“Primarily this degree of documentation is done out of necessity to keep the pesky lawyers at bay. In fact, by wasting valuable physician time that could be better spent actually seeing patients, it can be counterproductive to a patient’s well-being.”
CDI specialists attempt to overcome such physician perspectives every day. You know improved physician documentation isn’t just about dollars, and it’s not a feigned attempt to reduce medical errors. Complete and accurate documentation improves patient care by affording every healthcare provider with the most complete documenation of a specific patient’s treatment.
While the increased pressure to provide complete documentation may indeed have a tenticle or two stretching from the governmental policy monsters and malpractice boogeymen such criticism of documentation improvement efforts drastically oversimplify an extremely complex healthcare system. One increasingly proven way to shed light on that system is through the education efforts CDI professionals offer hospital physicians daily.
Keep up the good work. Write on.
An ACDIS member recently recounted a disappointing story regarding her facility CDI program implementation. Essentially, the nurses performing concurrent queries disagreed with the coders at nearly every turn. I’m sure many of you can relate to this predicament. In the end, the facility brought its lawyer and compliance officer to the table. A good move which maybe might have saved some aggrevation if they’d been at the table from the beginning.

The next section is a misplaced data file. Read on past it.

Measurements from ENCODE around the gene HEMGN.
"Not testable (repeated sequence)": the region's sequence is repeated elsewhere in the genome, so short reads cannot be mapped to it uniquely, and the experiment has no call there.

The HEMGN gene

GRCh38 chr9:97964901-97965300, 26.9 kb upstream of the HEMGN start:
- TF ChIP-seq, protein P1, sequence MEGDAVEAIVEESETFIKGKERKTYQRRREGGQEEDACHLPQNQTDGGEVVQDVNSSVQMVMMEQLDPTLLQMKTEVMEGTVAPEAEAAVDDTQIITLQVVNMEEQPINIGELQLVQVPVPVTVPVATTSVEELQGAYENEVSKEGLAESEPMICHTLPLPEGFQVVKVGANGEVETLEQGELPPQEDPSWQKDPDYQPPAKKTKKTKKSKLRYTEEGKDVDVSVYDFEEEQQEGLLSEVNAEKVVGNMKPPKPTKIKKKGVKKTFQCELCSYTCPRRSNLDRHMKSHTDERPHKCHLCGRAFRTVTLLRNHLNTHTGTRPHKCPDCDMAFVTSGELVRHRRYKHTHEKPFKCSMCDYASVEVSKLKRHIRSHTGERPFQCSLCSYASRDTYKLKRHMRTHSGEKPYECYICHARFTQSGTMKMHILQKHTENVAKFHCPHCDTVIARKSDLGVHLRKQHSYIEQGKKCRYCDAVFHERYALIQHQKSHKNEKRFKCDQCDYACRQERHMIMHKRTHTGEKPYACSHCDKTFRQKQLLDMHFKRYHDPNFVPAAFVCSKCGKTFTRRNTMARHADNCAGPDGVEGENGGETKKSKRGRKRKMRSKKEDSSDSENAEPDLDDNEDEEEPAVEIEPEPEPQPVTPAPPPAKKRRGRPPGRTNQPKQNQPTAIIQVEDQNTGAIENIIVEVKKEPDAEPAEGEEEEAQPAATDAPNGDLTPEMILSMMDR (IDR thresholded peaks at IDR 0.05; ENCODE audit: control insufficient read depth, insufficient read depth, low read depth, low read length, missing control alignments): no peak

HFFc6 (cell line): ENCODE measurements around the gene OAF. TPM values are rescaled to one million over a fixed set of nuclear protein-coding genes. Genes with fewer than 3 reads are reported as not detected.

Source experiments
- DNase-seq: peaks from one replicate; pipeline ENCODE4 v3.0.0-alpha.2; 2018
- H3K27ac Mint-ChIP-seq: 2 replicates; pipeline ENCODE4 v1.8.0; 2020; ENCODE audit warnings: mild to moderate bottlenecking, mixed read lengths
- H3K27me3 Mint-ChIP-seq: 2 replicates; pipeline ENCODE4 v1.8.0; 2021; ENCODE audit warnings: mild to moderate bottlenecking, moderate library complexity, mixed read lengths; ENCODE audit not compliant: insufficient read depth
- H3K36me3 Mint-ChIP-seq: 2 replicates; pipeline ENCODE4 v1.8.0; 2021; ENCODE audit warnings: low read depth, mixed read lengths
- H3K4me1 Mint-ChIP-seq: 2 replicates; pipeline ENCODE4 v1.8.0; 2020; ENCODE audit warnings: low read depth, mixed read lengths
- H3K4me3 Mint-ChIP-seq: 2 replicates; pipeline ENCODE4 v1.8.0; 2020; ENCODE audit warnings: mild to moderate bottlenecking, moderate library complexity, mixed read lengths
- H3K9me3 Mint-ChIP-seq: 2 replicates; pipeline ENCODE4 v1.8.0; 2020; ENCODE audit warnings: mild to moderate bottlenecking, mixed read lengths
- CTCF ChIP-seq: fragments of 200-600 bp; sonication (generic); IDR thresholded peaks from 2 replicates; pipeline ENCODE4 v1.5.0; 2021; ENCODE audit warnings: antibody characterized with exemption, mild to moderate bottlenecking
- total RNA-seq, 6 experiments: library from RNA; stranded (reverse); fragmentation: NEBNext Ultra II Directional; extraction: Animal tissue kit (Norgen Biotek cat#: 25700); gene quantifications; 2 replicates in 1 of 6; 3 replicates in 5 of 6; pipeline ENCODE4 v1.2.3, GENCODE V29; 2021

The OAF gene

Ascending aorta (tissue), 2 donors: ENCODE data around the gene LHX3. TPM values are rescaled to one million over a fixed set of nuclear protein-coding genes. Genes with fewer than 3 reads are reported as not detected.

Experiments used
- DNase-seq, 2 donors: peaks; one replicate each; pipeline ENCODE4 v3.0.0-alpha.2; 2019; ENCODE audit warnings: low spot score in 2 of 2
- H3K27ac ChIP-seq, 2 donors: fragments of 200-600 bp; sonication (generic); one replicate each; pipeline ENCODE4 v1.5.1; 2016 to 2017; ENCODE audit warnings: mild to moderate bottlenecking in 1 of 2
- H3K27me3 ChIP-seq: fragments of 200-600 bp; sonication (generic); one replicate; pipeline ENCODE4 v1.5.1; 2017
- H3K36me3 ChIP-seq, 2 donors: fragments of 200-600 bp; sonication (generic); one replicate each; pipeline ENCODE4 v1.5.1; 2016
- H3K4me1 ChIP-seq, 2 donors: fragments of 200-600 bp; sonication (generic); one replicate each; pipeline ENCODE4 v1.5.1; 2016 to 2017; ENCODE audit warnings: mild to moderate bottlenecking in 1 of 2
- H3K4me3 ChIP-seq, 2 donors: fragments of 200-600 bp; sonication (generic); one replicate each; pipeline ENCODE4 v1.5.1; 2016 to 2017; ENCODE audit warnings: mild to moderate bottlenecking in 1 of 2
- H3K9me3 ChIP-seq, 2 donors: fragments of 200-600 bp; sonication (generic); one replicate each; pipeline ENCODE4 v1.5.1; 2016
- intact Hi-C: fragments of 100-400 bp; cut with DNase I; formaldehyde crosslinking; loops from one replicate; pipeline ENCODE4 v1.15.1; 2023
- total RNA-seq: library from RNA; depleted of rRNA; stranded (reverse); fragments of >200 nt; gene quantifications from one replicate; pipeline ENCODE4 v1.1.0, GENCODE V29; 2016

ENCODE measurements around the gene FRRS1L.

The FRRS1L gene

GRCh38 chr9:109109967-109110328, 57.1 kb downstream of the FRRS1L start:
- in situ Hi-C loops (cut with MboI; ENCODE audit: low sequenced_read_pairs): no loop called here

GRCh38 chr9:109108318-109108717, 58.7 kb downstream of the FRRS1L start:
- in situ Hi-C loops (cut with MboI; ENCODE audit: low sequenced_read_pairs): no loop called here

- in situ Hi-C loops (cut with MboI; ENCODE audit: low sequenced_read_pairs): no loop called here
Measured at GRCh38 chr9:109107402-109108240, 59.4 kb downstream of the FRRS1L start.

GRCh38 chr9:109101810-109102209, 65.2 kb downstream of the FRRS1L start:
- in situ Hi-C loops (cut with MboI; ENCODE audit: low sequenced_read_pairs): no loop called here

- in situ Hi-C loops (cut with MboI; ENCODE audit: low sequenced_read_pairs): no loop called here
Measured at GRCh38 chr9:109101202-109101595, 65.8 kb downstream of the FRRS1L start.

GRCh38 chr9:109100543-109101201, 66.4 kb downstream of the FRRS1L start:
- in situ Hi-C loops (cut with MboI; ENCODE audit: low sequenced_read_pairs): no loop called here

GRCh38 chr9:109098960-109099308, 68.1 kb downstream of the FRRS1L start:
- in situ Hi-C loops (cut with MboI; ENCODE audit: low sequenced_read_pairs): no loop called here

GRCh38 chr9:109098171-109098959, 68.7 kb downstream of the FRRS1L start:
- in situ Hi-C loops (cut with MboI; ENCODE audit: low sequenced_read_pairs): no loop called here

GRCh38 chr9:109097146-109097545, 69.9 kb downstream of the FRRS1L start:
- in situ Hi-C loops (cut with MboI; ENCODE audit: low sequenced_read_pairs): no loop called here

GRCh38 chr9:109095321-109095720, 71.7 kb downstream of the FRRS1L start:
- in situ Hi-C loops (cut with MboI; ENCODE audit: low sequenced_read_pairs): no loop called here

The coding rules and regulations are strict and too often seem to conflict with clinical common sense. RNs believe they’re perfectly entitled to ask a physican a basic question regarding patient information in the chart regardless of whether the question may be construed as “leading” by outside auditors.
So I thought it might be a good idea to post a short excerpt from the article Establish physician query protocols to resolve compliance risks in the July 2009 issue of the CDI Journal. In the article Andrei M. Costantino, MHA, CHC, CPC-H, CPC, director of organizational integrity at Trinity Health in Farmington Hill, MI, Robert S. Gold, MD, CEO of DCBA, Inc., in Atlanta, and Robert A. Wade, Esq., a healthcare attorney at Baker & Daniels, in South Bend, IN, offer tools to help keep CDI programs compliant with government rules and regulations.